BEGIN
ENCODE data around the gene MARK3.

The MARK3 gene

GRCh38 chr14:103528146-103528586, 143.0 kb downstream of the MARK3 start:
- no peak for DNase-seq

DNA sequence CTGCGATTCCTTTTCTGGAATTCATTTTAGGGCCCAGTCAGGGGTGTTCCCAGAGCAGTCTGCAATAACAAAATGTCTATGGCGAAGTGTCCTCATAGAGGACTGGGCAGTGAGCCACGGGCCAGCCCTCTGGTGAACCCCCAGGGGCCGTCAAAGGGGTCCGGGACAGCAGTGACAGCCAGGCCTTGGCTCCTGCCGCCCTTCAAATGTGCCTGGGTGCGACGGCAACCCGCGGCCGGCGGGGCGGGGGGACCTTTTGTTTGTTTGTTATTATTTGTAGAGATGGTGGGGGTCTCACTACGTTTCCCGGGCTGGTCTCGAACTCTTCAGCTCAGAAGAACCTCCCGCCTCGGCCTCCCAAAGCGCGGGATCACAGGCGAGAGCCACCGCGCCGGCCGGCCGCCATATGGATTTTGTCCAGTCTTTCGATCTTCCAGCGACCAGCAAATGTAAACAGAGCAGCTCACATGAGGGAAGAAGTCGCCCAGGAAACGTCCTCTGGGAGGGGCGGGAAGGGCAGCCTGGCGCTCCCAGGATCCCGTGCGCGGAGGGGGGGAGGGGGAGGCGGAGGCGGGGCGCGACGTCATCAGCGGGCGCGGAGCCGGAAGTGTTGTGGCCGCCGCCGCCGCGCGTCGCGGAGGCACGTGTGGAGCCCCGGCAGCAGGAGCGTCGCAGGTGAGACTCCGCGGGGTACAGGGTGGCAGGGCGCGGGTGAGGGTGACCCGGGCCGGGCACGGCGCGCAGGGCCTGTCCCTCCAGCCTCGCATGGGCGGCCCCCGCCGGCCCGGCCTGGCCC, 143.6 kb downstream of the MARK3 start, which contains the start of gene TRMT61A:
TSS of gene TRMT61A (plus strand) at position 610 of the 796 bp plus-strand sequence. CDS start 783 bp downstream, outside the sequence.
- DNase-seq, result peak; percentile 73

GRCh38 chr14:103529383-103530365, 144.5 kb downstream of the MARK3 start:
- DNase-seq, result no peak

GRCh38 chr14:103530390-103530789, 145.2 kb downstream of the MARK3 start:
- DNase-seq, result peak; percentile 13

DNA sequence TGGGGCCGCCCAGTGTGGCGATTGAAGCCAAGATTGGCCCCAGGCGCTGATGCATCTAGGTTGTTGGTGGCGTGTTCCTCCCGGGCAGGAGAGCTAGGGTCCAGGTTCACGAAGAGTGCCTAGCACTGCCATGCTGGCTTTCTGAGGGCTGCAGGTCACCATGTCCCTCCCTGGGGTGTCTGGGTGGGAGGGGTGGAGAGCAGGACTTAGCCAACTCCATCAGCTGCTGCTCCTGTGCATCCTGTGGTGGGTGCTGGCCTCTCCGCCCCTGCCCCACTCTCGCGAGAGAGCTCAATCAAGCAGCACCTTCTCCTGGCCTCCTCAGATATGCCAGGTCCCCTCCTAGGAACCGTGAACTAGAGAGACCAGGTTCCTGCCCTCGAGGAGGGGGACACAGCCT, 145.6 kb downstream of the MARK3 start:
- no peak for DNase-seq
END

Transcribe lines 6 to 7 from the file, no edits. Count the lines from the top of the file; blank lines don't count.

TSS of gene TRMT61A (plus strand) at position 610 of the 796 bp plus-strand sequence. CDS start 783 bp downstream, outside the sequence.
- DNase-seq, result peak; percentile 73